At the beginning of summer, a variety of economic and financial problems faced the people of the United States. One thing was certain -- that the economy would not recover as long as real interest rates remained at historically high levels. The question then became, how do we get interest rates down from these levels?

As the summer wore on, several economic realities became obvious. First and foremost was the renewed weakness in the economy. Allied with this weakness was the downtrend in the growth of the money supply. These two weaknesses allowed the Federal Reserve the opportunity it needed to bring interest rates down. The Fed began to supply more reserves to the banking system; then came a lowering of the discount rate, followed by a continued supplying of reserves and two more discount rate cuts. Finally, as last week began, the last of the "bad news bears," two economists, Albert M. Wojnilower of First Boston, and Henry Kaufman of Salomon Brothers, both capitulated on their high interest rate scenarios on successive days and predicted that rates would fall to much lower levels over the next 12 months. That was the spark that greatly accelerated a mild bond rally that had been in progress and also led to a dynamic but questionable rally in the stock market. Questionable because both gurus based their interest rate forecasts on the premise that the economic recovery would be extremely weak, which translates into flat corporate earnings.

Panic buying emerged in the fixed income area; everyone had to own bonds. In this atmosphere, the investment bankers supplied all the corporate bonds they were able to market to investors. The new issue volume for the week totaled $3.5 billion, second only to the $4.08 billion week of 11/16/81. The overwhelming amount of the new issues had maturities of 10 years or shorter following the financing pattern of the past several months.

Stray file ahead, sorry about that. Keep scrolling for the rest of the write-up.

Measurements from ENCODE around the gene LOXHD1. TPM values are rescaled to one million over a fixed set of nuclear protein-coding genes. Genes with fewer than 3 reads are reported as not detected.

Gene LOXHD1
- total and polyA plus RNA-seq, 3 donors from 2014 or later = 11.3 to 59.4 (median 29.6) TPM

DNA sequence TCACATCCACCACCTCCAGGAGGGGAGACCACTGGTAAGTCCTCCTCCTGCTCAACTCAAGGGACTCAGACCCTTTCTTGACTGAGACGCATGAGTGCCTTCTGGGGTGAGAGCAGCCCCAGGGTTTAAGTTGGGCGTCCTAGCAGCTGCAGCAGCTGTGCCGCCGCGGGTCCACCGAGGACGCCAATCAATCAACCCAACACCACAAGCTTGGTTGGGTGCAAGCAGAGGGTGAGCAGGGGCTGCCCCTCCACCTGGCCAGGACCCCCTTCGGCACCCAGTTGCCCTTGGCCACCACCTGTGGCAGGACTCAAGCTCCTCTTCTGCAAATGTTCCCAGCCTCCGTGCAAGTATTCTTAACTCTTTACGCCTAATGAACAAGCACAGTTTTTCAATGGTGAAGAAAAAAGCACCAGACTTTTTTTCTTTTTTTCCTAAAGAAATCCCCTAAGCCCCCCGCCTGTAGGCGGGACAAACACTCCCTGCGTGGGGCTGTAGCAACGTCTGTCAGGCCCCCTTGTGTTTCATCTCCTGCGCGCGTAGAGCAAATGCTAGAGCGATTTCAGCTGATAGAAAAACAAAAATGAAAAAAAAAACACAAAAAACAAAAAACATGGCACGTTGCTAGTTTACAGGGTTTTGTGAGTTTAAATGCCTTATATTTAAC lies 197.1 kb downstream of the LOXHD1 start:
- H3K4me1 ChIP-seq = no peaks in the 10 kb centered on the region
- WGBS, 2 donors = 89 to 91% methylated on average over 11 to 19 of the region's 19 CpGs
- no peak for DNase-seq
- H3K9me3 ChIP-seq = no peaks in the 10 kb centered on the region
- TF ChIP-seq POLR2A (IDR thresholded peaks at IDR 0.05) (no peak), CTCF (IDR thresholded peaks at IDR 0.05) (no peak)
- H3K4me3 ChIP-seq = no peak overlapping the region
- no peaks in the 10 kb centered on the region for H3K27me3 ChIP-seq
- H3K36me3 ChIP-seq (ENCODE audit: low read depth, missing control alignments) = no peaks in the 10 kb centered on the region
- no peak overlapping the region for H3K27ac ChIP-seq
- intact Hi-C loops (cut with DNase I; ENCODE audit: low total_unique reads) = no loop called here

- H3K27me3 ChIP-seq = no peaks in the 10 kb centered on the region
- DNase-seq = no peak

The interest rate declines have been rapid and widespread. Following the Mexican peso crisis that surfaced Thursday, the continued flight to quality drove the current 3-month T-bill down to 7.00 percent, a decline of 225 basis points since the beginning of August alone. Long Treasuries are bouncing around 12.05 percent, off 140 basis points for the month. The Bond buyers 20 bond municipal index declined 104 basis points in just this last week.

These dramatic rate declines pose many new questions for investors. Are the recent declines in interest rates cyclical -- part of a 3- to 5-year trend, or are they secular -- the beginning of a long-term move to lower interest rates? The answer to those questions are crucial to whether or not an investor purchases short-term or long-term bonds.

What will unit-holders of money market funds do after they have witnessed their yields drop from 13.75 percent in mid-May to single digit rates in the next few weeks? Will they lengthen into marketable securities, switch to a bond or stock fund, or just stay put? The decision here could be crucial to the direction of rates, especially if investors extend maturities. Or, will money flow back into the thrifts, especially when a return of 13.00 percent is still available on the 30 month small-savers certificate.

How long will the Fed be able to allow interest rates to continue to fall or to stay at these lower levels? A direct product of lower rates is the increase in the growth of the money supply, which currently has an upper limit of growth of 5 1/2 percent. The Fed has already told us that it will permit the money supply to grow above that upper limit during the second half of this year. But suppose there is an explosion of the money supply growth that greatly exceeds that 5 1/2 percent limit. Can the Fed risk another surge of inflation by keeping rates low or will it be forced to raise rates to control the situation?

In essence, investors must rethink where they are in this whole new interest rate environment that is still saddled with many of the old economic and financial problems. Investing won't be easy anymore, and it could be quite treacherous.

This week will see a large calendar of high-grade general obligation tax exempt issues, including the states of California, New York, Massachusetts and Wisconsin.

The Treasury will offer a 2-year note on Wednesday in minimums of $5,000. They could possibly return 11 percent.